DVD Review - The Green
|Jason Butler Harner (left) &|
Cheyenne Jackson in "The Green"
I suppose that there doesn't have to be one single message. A lot can be taken from here. The first of which could be the very topical message against bullying. The movie opens with Michael noticing that his prized pupil is being bullied. The actor playing that pupil is Chris Bert and I'd like to think that anti-bullying could be the takeaway but Bert's character disappears a few minutes into the movie never to be seen until the very end.
The audience is barely given any time to relate or identity with Bert's character. Therefore, any link or connection to what he's experiencing gets lost in the shuffle. Perhaps then, the message of this movie is homophobia. Clearly, this can be assumed from the premise, as immediately Michael's community and neighbors think the worst of him over a baseless accusation.
The only hint of homophobia, however, is when Michael brings it up in an argument he has with his best friend, Trish, played by Illeana Douglas. Williford doesn't really indicate much of anywhere else. To get the homophobia, the audience has to infer most of it, which may have been the filmmaker's intent.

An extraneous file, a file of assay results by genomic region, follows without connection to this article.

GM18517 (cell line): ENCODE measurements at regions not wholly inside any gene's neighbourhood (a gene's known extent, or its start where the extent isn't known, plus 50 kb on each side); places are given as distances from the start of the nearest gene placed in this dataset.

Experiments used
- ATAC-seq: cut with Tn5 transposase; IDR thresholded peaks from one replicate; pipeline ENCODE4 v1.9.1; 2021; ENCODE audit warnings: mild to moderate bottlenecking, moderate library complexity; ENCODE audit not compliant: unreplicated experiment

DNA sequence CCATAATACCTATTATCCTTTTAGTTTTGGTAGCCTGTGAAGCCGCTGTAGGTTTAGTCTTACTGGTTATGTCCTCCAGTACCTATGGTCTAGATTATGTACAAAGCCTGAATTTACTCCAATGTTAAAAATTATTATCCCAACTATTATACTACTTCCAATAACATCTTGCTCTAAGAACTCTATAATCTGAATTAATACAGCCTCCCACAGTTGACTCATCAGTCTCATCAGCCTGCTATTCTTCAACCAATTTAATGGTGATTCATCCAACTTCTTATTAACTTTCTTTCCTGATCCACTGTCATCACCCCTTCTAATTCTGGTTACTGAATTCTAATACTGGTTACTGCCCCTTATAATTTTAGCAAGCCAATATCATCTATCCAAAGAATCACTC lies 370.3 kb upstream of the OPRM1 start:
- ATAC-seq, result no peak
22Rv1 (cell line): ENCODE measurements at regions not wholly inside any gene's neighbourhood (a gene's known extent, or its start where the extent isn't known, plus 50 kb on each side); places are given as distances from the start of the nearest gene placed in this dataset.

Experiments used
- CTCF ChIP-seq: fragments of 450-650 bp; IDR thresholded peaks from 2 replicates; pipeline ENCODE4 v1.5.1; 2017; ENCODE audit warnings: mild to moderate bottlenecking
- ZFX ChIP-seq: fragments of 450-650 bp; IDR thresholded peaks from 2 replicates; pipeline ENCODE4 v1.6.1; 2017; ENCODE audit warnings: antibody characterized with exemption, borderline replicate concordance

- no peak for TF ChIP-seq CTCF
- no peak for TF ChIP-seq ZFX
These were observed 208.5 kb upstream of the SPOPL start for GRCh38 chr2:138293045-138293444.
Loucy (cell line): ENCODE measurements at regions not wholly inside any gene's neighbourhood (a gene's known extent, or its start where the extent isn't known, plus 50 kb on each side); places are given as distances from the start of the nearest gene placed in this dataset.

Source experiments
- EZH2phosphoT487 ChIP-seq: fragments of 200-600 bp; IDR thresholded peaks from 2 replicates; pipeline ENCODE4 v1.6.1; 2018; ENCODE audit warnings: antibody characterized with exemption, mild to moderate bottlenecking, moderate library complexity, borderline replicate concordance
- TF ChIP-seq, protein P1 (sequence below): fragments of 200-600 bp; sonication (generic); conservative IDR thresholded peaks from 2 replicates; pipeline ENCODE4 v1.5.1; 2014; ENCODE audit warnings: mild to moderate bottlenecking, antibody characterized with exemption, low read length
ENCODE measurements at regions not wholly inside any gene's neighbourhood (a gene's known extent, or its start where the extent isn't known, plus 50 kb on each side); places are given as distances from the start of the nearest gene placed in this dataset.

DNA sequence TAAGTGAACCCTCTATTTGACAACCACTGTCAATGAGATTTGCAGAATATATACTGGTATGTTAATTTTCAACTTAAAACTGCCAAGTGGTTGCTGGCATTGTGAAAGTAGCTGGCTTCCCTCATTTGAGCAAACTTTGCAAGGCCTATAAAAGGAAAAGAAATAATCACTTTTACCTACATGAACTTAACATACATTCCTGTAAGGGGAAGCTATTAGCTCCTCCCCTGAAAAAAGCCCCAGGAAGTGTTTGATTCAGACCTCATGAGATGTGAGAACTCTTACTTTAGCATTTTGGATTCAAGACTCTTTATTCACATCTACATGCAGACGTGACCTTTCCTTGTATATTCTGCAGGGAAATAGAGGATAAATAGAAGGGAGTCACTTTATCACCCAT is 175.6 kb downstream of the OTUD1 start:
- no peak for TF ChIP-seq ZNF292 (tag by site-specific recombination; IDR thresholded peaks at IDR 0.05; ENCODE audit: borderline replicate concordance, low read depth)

The jump is an easy one to make because Michael's pupil is a boy. Yet, the way the film is played, the pupil could have easily been a girl and the context wouldn't have changed much. It just doesn't have the focus or weight of something like Doubt (2008) or even Say Uncle (2005), which was extremely more comedic.
The last and only solid message that could be taken from this movie is that of trust in relationships. At the beginning, Michael's boyfriend, Daniel, played by Cheyenne Jackson, asks basically why they're not married. After prodding him a bit, Daniel gets Michael to reveal some uneasiness or perhaps slight fear of commitment. During his fight with Trish, more about Michael is brought to the surface indicating trust issues.
It's also not just trust in other people but trust in himself. His fight with Trish and his prodding by Daniel all reveal that Michael doesn't have a lot of trust in himself. It's essentially a kind of insecurity. There's a line of logic that can be drawn for this. It would just be a matter of connecting a few dots.
Three Stars out of Five.
Not Rated But Recommended for 14 and Up.
Running Time: 1 hr. and 30 mins.